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The Softening of a Software Man

Like the robber barons, Bill Gates has moved from trying to take over the world to trying to save it. No wonder no one’s afraid of Microsoft anymore.

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Illustration by Joe Darrow  

Back around the turn of the century, when the biggest business story going was the Microsoft antitrust trial, I found myself one afternoon in conversation with Bill Gates on the topic of his legacy. Even more than most multibillionaires, Gates had always, it seemed to me, been prone to caricature: first as the original golden geek, a brilliant, nonthreatening nebbish; then as the far-seeing avatar of the PC revolution; and now, with the government threatening to break his company into pieces, as the postmodern robber baron, the New Economy’s John D. Rockefeller. And so I asked Gates if he thought about how history would judge him. “No,” he said flatly. “I’m sure history will simplify things by taking a few people and talking about their role in personal computing. But it doesn’t matter; it doesn’t motivate me. If we’re all forgotten or remembered, it doesn’t change what we do every day—but that hasn’t really changed in the last 25 years.”

The memory of Gates’s comments came flooding back to me the week before Christmas, when a pair of events thrust him and his company into the holiday headlines. The first, of course, was his selection by Time—along with his wife, Melinda, and U2’s front man, Bono—as one of its Persons of the Year, a selection based entirely on his charitable endeavors. And the second was the decision by AOL to abandon, at the eleventh hour, a planned corporate commingling with Microsoft, and instead climb into bed with Google, Gates’s bête noire du jour.

Coincidence? Sure. But the contrast is revealing nonetheless. By all accounts, Gates has emerged as the most influential philanthropist on the planet; with a $29 billion endowment, his foundation is setting new standards for both generosity and rigor in tackling an assortment of the world’s most dire maladies, from malaria to HIV. At the same time, Gates no longer cuts the profile he once did as a high-tech titan. While he’s still respected, he’s no longer scary—and the totemic company he built from scratch seems increasingly ordinary, even irrelevant.

Thus will 2005 be remembered as the year Gates’s public persona shifted once again: from Bill the Software Barbarian to Bill the Bighearted Benefactor. But this time the shift is about more than Gates’s image. It’s about the changing nature of his power—and the fact that he’s playing for history now. And while Time’s cover story was conspicuously free of any robber-baronial parallels, Gates’s commendable burst of noblesse oblige has set him up, today more than ever, as the inheritor of the two-sided mantle once donned by Rockefeller, Carnegie, and Vanderbilt.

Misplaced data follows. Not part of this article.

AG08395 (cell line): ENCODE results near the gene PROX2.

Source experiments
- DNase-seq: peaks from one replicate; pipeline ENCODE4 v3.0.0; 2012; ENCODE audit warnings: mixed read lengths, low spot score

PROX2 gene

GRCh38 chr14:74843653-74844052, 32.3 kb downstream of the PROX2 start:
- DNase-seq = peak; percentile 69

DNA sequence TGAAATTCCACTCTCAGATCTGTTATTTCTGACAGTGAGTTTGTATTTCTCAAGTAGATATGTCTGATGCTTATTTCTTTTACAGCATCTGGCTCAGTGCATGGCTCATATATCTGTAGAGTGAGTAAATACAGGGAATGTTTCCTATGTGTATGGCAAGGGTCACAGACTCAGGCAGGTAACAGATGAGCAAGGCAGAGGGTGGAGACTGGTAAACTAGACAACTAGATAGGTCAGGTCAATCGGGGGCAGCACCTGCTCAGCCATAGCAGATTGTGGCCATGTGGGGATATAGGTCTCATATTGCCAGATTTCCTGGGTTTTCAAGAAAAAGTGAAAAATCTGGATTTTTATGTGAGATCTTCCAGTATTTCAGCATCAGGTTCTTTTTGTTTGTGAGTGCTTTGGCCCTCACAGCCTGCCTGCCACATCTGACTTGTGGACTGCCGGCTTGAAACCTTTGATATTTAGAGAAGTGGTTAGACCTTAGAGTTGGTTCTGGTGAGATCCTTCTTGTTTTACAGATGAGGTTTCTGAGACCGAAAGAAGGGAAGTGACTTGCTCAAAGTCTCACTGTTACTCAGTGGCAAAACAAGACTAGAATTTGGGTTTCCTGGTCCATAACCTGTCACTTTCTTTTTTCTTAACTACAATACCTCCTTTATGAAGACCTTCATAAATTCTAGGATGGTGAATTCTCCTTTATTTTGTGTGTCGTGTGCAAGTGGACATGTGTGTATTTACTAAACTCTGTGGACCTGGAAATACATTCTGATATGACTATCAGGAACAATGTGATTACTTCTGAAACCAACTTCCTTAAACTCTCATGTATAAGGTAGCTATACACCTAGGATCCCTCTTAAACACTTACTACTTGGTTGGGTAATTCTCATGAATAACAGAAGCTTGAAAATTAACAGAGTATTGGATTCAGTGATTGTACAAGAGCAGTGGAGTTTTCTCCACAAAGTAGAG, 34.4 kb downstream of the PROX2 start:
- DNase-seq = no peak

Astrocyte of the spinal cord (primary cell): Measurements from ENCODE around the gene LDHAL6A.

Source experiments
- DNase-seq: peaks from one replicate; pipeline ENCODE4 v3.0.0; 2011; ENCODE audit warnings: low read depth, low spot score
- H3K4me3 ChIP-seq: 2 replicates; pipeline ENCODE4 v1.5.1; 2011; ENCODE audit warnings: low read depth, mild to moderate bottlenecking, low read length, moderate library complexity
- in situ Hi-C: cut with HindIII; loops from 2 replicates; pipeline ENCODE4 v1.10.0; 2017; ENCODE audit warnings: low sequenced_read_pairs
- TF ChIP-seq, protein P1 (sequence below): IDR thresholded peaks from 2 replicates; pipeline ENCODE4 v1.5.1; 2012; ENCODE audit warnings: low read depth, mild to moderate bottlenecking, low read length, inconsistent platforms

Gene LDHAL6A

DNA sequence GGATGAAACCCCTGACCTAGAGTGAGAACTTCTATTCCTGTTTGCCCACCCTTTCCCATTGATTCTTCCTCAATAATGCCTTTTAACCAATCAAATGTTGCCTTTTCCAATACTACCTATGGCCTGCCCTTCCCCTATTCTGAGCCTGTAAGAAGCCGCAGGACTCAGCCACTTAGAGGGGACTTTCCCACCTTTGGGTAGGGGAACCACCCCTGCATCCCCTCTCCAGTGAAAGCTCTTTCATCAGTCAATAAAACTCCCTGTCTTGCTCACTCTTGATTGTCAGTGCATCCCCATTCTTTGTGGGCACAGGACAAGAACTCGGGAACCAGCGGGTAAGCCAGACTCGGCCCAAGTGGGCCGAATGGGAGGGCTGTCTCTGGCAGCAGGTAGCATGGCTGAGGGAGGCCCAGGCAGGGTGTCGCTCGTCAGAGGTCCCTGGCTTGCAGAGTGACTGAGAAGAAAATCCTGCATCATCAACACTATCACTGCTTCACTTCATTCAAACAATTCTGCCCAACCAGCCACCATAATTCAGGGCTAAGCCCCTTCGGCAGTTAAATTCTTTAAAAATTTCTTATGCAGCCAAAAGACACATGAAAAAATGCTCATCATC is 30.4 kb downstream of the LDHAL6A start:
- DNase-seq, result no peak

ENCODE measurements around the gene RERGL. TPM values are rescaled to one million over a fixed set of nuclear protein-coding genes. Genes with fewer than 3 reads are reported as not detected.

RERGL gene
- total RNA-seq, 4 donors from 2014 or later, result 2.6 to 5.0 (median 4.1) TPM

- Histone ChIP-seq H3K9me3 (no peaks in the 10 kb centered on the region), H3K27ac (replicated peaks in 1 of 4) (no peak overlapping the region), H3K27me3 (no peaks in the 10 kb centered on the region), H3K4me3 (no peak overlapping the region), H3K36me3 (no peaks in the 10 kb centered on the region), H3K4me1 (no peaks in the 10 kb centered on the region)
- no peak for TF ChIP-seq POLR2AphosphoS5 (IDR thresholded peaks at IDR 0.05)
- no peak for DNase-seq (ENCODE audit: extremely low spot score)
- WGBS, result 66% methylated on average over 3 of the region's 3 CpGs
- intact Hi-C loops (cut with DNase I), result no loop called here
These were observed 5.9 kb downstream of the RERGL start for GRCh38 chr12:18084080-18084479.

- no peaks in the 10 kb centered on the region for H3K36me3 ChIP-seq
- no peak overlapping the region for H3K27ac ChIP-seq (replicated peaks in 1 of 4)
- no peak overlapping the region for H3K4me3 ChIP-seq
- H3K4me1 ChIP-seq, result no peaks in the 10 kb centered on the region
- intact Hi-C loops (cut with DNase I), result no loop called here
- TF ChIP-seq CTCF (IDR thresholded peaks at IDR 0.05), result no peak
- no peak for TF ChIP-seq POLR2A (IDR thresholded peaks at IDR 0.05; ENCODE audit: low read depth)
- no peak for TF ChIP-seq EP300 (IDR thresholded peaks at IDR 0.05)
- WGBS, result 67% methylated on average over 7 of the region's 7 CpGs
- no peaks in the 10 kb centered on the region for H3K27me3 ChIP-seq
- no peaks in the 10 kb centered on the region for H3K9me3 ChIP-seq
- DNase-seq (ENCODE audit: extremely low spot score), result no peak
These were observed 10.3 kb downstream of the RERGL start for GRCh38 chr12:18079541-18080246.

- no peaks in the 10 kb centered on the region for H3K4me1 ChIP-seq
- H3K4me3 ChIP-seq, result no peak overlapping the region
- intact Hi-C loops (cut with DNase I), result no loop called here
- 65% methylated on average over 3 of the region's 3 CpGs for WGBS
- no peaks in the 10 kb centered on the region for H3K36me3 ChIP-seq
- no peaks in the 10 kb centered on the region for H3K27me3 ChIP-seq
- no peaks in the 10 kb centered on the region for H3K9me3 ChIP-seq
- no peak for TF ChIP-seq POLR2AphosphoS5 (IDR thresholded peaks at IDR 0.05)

Gates, naturally, would recoil at the comparison—and yet in private moments he must be aware of how snugly it fits. Despite once claiming that neither he nor Steve Jobs “will merit an entry in a history book,” Gates has never suffered from a lack of self-regard. As far back as 1993, after Bill Clinton’s election, he informed a friend at a dinner party, “I have as much power as the president.” (Melinda, evidently aghast, kicked him under the table.)

Indeed, it strikes me that it must be faintly galling to Gates that he hadn’t been named Time’s Person of the Year before now. (Especially since the honor was bestowed, at the height of Microsoft’s hegemony in the nineties, on both Intel founder Andy Grove and Amazon.com CEO Jeff Bezos.) Gates, in fact, was the in-house front-runner in 1996—until a burst of late-year publicity around progress in treating HIV prompted Time’s then–managing editor Walter Isaacson to choose aids researcher Dr. David Ho instead. And Gates would have been an equally natural pick in 1997—until that fall, when the Department of Justice launched its historic lawsuit against Microsoft.

For much of the next four years, the company was consumed with its battle against the Feds. And Gates was subjected—or, more accurately, subjected himself—to a brutal drubbing in the court of public opinion. But this was also the period in which Gates took up philanthropy in earnest, abandoning his previous inclination to wait 20 or 30 years, until after he had retired, to begin the process of dispensing the bulk of his massive fortune (as he had indicated he would). “When you have the resources that could make a very big impact,” he said later, “you can’t just say to yourself, Okay, when I’m 60, I’ll get around to that.”

Inevitably, some of Gates’s critics suspected that he was attempting—as Rockefeller biographer Ron Chernow once wrote about one of the objectives behind the philanthropic activities of Standard Oil’s chief—to “fumigate his fortune.” (Not to mention fumigating Microsoft in its moment of legal jeopardy.) At the time, I put the question of Gates’s motives to his friend Patty Stonesifer, who had taken on the position of the Gates Foundation’s CEO. “Why is he doing this?” she said. “Frankly, who cares? If our money helps speed the development of an effective aids vaccine by a few years, it would mean saving tens of millions of lives.” Placed in that context, Stonesifer concluded, Gates’s intentions were irrelevant. “When people impugn his motives, Bill just says, ‘You’ve got to take the long view—history will get this right.’ ”


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